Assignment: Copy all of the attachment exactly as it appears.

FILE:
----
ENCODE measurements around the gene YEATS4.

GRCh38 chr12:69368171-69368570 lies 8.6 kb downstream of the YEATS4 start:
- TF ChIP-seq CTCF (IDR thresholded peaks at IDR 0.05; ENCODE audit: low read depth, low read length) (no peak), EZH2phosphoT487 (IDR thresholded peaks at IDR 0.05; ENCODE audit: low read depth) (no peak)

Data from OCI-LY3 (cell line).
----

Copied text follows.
ENCODE measurements around the gene YEATS4.

GRCh38 chr12:69368171-69368570 lies 8.6 kb downstream of the YEATS4 start:
- TF ChIP-seq CTCF (IDR thresholded peaks at IDR 0.05; ENCODE audit: low read depth, low read length) (no peak), EZH2phosphoT487 (IDR thresholded peaks at IDR 0.05; ENCODE audit: low read depth) (no peak)

Data from OCI-LY3 (cell line).